February 25, 2005 Excelsior Springs Standard:

Developer details plan for Oaks

Managing Editor

If the four members of the Excelsior Springs City Council who attended Tuesday night's meeting have their way, the Oaks Hotel will indeed have a chance for a new life.

Mayor Sonny Parker and councilmen Ken Fousek, Jim Nelson and Dennis Hartman all expressed enthusiasm following a presentation by Denise Ogan of DKO Consulting, LLC, and Tim Wilson of Stark Wilson Duncan Architects, Inc., on the plans a Springfield developer has for the historic but decaying building.

Carlson Gardner has completed or is working on nearly two dozen projects around the state, nearly all of which are on the National Register of Historic Places. If the firm can get Missouri Housing Development Commission tax credits and historic tax credits, work is expected to commence in spring 2006, with the $7 million project slated for completion in spring 2007.

Ogan told the council and others gathered in the council chambers that a preliminary, internal market study had shown that housing for older residents was needed, and that's the plan for the Oaks—40 one- and two-bedroom apartments, priced for low- to middle-income residents age 55
and older, but not subsidized in any way.

"We're very excited about it," said Ogan, whose company works with Carlson Gardner quite frequently. "We don't believe there's any challenge we can't overcome."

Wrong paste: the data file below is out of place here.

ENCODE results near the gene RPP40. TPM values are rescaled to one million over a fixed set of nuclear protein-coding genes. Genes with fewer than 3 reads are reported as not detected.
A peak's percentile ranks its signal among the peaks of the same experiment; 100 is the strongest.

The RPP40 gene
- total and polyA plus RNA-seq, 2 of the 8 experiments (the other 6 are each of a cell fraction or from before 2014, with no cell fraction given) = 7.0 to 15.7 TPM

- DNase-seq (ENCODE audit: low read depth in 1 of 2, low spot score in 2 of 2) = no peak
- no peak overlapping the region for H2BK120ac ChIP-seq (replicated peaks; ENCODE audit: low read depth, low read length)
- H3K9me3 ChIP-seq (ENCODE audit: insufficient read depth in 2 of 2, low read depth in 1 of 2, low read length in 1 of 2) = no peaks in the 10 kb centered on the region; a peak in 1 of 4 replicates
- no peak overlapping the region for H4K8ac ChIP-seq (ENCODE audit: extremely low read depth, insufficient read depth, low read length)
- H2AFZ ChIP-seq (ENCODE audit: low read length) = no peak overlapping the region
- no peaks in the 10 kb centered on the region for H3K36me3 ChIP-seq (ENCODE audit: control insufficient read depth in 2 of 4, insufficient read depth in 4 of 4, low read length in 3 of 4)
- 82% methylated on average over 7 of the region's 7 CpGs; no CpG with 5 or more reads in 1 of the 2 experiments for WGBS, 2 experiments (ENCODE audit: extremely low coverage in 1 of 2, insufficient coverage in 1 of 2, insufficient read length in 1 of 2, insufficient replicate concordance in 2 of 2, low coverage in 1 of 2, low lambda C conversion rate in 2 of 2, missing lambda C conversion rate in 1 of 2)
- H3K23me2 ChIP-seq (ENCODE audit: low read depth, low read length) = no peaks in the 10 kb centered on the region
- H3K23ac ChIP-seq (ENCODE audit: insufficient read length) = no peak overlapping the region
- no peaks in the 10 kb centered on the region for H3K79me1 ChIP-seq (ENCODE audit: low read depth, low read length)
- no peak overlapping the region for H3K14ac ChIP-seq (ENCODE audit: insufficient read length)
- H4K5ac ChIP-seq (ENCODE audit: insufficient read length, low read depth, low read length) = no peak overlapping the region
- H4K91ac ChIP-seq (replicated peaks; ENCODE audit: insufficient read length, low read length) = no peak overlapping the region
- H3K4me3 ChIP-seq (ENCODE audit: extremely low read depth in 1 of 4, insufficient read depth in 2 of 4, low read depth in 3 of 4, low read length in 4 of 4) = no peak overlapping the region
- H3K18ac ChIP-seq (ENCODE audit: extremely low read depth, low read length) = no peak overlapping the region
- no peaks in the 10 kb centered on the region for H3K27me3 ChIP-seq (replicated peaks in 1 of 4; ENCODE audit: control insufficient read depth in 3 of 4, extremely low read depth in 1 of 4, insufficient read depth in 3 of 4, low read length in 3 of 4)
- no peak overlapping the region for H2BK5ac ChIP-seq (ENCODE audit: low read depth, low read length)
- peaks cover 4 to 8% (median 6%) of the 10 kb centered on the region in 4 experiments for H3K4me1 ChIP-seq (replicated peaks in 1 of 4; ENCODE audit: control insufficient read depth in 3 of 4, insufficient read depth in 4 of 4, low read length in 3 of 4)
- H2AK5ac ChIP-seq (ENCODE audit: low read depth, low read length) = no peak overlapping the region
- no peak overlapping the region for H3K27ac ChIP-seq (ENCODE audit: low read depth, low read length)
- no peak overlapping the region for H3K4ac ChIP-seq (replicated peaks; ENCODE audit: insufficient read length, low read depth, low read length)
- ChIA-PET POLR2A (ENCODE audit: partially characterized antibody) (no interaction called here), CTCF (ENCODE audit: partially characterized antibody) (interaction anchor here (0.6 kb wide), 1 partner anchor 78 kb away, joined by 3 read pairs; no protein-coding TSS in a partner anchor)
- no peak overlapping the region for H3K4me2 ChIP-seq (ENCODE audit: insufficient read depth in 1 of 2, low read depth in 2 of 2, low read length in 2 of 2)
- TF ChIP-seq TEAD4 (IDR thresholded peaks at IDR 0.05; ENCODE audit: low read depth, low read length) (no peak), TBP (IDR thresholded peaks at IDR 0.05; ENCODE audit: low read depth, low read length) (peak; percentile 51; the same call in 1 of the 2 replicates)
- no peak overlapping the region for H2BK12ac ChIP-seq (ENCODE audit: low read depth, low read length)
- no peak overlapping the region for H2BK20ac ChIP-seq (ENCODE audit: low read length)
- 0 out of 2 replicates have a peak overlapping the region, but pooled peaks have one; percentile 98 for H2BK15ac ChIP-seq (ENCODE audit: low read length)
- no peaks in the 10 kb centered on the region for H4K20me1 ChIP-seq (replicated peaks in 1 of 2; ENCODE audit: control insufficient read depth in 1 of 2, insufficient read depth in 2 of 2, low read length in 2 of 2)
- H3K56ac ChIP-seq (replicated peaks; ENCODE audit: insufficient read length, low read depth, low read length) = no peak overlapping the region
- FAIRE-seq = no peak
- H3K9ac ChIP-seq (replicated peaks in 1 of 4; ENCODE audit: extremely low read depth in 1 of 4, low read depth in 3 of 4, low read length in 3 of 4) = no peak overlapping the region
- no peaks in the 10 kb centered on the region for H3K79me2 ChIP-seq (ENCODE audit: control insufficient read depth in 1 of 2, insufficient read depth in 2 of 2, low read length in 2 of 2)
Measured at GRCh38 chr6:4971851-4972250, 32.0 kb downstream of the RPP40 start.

She admitted, however, that there are two pieces left to be put in place: an actual third-party market study, and the tax credits that would make the whole plan work.

"We have no doubts we can rehabilitate (the building)," she said, but until a true market study is finished they won't be positive there is a need for housing.

That's good news for the council, which just a few months ago was digging into its budget looking for an estimated $200,000 or more to demolish the building.

The MHDC makes its recommendations in December or January, and Ogan expressed confidence that the approval would be forthcoming. The procedure should be enhanced by the fact that the city council seems to be in support of the project.

Ogan turned the presentation over to Wilson for a more in-depth description of what Carlson Gardner has planned for the hotel. On the basement level, the only space available to most people would be a fitness area that would be open to the public. On the first floor, the lobby area and the porch on the west side of the building would be restored using photographs of the hotels that used to be housed in the building. A community room would be available for public use, and seven apartments would be stretched around the back side of the building.

On the second, third and fourth floors, the space would be solely dedicated to apartments. There would be 11 units on each floor, though the layouts would differ slightly because the stairs on the third and fourth floor are set up differently from those on the second floor. Wilson explained that the hallways would retain all the doors that went with the hotel, though only those which actually provide access to apartments would be functional.